Back to winter: Paul, Alisa Neils, and I arrived at the hut soaked from the climb and excited about the skiing. We dried our stuff off and the clouds split open exposing the late afternoon sky. Light streamed through the large windows into the yurt, and reflected softly off the moistened snow surface. We had to go have a look around and see what conditions up high were like before dinner. As we skinned from the point the Coyote yurts sit on, we were pleasantly surprised to find soft snow on most aspects, and perfect 30 degree slopes in every direction. We chose a line to ski off a ridge adjacent to the point, ripped skins, and carved our way down into a drainage heading, ultimately, in the direction of Fox Peak. Slapping skins back on we climbed through stands of charred Subalpine Fir, Lodgepole pine, and White Bark Pine- all victims of the fire and now skinny residents on slopes untouched by skis. On top of Fox Peak I pointed out where we would tour the following day. A west wind raked snow into the east facing shots that flank Fox Peak as we skied through blackened trees, caught air over downed logs, and smiled with delight as one slope connected with the next.
The first time we stepped foot onto the site that housed the original Coyote yurt, our faces were long with grief and eyes pooled with tears. We stood sadly in front of a smoking pile of ashes mixed with nails, bolts wires, and screws. Remnants of the binders that held together not only the structures that were the vehicle for years of adventure, but also the adhesive that was filled with timeless memories. Parties of skiers and bikers had visited this same site for close to thirty years, skiing and laughing. Dancing under a moonlit sky after the sauna became too hot to bear and powder snow served as the only respite to its scorching heat. We collected ourselves and discussed where we would place the new set of yurts, how long the project would take, and how we would find the time and energy to complete it before the road filled in with snow from the inevitable early winter storm and cut off all hopes of working on the project. We had a lot to do. Before we could even begin to build something new however, we had to clean up the mess from the old hut.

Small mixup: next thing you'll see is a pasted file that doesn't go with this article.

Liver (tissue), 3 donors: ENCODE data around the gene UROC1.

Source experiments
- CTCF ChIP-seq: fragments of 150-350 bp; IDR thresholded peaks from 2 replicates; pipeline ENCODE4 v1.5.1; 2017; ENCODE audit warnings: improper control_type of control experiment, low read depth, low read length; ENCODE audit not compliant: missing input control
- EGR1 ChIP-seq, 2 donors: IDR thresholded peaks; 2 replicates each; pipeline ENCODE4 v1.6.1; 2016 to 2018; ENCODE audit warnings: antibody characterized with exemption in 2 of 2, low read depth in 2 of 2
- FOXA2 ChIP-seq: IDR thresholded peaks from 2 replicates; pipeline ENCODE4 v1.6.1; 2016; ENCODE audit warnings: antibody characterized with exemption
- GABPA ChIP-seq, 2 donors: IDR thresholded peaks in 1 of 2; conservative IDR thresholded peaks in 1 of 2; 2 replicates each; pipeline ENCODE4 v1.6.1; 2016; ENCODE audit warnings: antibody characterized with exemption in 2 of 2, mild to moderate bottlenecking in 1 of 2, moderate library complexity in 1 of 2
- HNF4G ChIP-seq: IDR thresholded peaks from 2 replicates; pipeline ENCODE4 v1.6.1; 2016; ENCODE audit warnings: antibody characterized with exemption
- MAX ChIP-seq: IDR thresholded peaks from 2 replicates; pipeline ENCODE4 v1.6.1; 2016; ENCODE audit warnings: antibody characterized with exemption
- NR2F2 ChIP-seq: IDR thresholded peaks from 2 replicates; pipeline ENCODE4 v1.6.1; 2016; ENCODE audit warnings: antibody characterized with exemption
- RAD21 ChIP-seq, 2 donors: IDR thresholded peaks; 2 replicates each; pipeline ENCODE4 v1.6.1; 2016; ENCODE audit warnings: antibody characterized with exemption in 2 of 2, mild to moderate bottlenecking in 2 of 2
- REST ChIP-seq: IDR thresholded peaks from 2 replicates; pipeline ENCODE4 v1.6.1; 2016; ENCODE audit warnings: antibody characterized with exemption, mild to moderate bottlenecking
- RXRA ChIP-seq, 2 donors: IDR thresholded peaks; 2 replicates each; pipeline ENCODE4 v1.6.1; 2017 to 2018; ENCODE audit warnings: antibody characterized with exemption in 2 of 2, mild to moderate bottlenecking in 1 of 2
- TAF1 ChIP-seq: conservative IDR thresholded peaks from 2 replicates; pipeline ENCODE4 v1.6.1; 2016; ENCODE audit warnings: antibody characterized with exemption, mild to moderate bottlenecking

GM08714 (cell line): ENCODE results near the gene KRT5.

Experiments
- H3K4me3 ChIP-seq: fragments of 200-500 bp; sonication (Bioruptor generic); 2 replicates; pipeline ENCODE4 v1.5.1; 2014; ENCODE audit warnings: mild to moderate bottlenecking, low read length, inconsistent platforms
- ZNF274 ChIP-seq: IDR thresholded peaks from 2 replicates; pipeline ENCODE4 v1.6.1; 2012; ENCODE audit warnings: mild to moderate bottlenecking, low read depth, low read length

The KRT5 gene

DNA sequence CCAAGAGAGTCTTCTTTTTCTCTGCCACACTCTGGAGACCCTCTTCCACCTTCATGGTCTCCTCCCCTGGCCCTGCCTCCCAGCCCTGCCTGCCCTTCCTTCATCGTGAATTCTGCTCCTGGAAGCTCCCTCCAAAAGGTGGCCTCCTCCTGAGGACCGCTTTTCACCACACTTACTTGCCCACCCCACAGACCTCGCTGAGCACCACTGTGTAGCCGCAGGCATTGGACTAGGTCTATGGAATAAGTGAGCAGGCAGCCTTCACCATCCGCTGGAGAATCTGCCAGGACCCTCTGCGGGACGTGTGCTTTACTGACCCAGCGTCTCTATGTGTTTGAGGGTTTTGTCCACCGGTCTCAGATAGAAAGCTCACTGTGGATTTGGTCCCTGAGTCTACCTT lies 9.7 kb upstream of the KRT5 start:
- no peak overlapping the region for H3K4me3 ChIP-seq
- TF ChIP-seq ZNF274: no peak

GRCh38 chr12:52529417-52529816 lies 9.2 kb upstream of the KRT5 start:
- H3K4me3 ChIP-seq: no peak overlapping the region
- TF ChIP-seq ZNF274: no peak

We arrived on site early the next week to begin shoveling debris into large contractor bags, loading a total of 2500 lbs. of junk up onto a trailer and driving it to the transfer station down in the valley. Meanwhile Joe St. Onge was busy working overtime organizing everything from deals with yurt manufacturers, to lumber companies, local finish carpenters, volunteers, USFS, and guides. The logistics involved with a project of this magnitude are incomprehensible, and Joe juggled all of these balls throughout. We worked on packing up trailers full of lumber; building bunks, benches, and the sauna before we were even at the hut site. We transported all the gear we’d need up to the mountains and prayed the weather would hold out long enough for us to complete the outside work. The pressure was on, and the team came together to form a group of workers 10-12 strong. We would begin to move forward with the building just a few weeks after the last firefighter departed and the fire was considered contained.